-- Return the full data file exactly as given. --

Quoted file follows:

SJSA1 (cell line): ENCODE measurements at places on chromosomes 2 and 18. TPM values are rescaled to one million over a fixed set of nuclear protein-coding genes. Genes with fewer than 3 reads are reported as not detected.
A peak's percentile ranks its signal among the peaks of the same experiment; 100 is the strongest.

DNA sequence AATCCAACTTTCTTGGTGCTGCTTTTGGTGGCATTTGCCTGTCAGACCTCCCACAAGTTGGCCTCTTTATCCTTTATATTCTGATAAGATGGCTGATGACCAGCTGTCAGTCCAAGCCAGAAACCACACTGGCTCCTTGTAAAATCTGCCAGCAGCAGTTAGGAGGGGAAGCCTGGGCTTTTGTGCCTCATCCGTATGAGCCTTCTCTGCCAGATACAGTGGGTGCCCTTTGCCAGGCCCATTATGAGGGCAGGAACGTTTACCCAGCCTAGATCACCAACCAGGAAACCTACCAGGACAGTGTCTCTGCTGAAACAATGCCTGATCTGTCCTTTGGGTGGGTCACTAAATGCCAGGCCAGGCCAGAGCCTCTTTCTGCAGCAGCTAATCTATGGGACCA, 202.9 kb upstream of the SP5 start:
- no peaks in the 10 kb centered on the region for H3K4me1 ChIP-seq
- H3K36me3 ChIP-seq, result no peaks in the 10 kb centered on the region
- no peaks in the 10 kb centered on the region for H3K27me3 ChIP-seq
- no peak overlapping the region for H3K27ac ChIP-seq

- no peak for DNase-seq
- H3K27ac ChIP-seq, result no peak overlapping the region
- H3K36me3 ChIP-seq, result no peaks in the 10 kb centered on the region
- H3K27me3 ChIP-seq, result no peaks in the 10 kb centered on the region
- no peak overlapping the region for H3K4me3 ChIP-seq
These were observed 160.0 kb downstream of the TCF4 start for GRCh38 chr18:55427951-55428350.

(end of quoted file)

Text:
SJSA1 (cell line): ENCODE measurements at places on chromosomes 2 and 18. TPM values are rescaled to one million over a fixed set of nuclear protein-coding genes. Genes with fewer than 3 reads are reported as not detected.
A peak's percentile ranks its signal among the peaks of the same experiment; 100 is the strongest.

DNA sequence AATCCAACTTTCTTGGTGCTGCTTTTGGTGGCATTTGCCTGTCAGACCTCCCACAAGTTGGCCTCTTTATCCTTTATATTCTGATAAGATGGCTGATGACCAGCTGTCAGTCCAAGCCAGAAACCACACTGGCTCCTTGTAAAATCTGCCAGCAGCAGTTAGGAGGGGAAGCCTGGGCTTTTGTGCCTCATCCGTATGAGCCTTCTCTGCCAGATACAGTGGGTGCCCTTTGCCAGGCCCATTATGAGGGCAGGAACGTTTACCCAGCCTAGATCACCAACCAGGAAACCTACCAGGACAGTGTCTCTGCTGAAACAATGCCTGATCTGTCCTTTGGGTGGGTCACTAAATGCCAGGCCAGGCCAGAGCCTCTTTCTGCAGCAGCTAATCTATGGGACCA, 202.9 kb upstream of the SP5 start:
- no peaks in the 10 kb centered on the region for H3K4me1 ChIP-seq
- H3K36me3 ChIP-seq, result no peaks in the 10 kb centered on the region
- no peaks in the 10 kb centered on the region for H3K27me3 ChIP-seq
- no peak overlapping the region for H3K27ac ChIP-seq

- no peak for DNase-seq
- H3K27ac ChIP-seq, result no peak overlapping the region
- H3K36me3 ChIP-seq, result no peaks in the 10 kb centered on the region
- H3K27me3 ChIP-seq, result no peaks in the 10 kb centered on the region
- no peak overlapping the region for H3K4me3 ChIP-seq
These were observed 160.0 kb downstream of the TCF4 start for GRCh38 chr18:55427951-55428350.